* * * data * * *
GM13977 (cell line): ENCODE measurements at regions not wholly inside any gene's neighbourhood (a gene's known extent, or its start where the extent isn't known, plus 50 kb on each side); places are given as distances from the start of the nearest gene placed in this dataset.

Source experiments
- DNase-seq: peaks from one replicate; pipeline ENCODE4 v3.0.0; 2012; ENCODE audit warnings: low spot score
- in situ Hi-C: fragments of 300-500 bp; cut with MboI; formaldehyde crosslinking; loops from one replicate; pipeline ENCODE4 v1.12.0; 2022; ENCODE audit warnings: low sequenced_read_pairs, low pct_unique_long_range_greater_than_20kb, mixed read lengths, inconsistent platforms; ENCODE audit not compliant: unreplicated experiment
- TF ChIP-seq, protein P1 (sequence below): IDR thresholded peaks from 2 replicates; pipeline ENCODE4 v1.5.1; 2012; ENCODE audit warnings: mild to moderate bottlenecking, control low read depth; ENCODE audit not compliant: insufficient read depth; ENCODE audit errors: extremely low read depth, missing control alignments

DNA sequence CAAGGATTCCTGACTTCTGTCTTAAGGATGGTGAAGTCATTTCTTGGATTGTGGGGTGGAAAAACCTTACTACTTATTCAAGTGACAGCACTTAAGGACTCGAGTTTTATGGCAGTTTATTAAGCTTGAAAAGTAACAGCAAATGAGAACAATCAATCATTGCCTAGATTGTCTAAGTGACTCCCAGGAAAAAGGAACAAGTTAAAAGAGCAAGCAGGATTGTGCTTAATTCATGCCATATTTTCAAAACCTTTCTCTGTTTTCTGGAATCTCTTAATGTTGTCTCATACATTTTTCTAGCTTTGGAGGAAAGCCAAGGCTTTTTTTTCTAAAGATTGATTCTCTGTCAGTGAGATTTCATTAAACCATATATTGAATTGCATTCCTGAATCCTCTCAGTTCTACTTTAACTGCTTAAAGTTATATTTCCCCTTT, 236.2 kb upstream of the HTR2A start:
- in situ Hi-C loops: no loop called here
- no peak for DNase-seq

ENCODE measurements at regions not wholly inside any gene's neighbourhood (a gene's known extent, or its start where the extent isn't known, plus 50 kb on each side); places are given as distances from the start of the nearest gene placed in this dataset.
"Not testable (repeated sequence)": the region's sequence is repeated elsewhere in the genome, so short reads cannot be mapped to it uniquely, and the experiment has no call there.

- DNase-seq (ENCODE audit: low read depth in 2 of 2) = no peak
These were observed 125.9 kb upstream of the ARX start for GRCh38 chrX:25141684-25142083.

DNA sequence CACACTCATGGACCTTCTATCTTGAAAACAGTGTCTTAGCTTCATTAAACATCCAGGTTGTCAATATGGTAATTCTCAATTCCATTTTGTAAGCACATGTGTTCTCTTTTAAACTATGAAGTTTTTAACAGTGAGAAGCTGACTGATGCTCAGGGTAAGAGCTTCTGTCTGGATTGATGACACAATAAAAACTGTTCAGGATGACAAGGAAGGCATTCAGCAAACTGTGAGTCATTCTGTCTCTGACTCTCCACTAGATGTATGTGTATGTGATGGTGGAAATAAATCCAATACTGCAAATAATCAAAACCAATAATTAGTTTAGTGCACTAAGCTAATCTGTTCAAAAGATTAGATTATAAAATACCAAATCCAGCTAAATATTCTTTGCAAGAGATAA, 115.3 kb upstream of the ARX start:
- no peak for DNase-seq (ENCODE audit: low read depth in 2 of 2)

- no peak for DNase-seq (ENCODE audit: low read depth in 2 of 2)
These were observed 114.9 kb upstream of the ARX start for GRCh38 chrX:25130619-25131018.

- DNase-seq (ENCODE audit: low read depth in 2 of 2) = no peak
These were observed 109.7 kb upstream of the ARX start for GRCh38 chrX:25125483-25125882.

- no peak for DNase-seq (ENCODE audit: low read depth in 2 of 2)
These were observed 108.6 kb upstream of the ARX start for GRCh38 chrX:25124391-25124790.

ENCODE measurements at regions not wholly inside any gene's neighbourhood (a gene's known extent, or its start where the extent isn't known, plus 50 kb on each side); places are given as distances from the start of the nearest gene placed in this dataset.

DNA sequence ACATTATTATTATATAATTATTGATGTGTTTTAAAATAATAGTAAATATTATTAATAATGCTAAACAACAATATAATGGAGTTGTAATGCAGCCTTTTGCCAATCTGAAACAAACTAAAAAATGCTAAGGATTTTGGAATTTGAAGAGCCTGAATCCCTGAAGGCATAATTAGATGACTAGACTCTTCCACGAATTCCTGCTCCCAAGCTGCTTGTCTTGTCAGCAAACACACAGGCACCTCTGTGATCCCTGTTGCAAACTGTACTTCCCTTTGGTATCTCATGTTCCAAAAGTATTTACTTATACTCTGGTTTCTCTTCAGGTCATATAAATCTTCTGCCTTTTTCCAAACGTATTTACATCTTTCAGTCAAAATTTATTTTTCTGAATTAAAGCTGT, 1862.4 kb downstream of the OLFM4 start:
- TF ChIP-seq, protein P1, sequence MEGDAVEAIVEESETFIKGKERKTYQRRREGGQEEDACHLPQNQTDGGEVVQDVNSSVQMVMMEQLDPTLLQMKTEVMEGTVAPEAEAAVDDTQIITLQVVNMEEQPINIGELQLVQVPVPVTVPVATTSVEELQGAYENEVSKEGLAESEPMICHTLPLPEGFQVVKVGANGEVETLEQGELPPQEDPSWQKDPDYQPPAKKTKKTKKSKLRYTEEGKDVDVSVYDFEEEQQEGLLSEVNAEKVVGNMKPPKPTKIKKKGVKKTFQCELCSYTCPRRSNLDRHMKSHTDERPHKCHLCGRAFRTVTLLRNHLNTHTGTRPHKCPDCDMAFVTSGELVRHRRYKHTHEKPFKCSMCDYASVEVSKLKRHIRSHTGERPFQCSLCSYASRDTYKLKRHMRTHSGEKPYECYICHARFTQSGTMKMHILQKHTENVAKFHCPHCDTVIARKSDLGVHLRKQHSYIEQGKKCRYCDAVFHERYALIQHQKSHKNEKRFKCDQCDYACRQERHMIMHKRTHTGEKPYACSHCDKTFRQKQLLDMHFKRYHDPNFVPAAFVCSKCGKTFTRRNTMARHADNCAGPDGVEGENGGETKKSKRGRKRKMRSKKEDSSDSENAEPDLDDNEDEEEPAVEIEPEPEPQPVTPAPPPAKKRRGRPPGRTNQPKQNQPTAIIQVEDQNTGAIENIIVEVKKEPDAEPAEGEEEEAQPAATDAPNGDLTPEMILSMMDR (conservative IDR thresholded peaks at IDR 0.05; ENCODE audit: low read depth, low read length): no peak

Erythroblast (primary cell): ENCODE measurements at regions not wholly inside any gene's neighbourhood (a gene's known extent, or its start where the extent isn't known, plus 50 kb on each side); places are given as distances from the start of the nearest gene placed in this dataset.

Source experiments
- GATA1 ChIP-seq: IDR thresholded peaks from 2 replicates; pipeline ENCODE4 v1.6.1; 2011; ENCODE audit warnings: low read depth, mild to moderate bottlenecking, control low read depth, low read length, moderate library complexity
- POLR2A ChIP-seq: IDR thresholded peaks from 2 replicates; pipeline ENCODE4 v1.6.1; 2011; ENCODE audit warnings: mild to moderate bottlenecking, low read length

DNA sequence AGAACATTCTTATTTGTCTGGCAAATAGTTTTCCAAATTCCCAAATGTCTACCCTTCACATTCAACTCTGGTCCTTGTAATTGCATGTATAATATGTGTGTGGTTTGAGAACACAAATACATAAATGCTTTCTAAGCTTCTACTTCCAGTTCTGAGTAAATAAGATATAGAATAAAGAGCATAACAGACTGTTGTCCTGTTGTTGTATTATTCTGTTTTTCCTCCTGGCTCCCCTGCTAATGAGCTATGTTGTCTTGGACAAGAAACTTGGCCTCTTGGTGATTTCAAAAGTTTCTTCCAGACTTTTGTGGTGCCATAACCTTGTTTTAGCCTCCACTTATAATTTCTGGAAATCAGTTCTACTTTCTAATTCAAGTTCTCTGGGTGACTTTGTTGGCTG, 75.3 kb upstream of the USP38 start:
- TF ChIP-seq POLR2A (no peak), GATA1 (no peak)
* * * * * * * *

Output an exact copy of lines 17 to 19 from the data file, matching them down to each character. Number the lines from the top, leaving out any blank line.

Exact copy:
- DNase-seq (ENCODE audit: low read depth in 2 of 2) = no peak
These were observed 109.7 kb upstream of the ARX start for GRCh38 chrX:25125483-25125882.

- no peak for DNase-seq (ENCODE audit: low read depth in 2 of 2)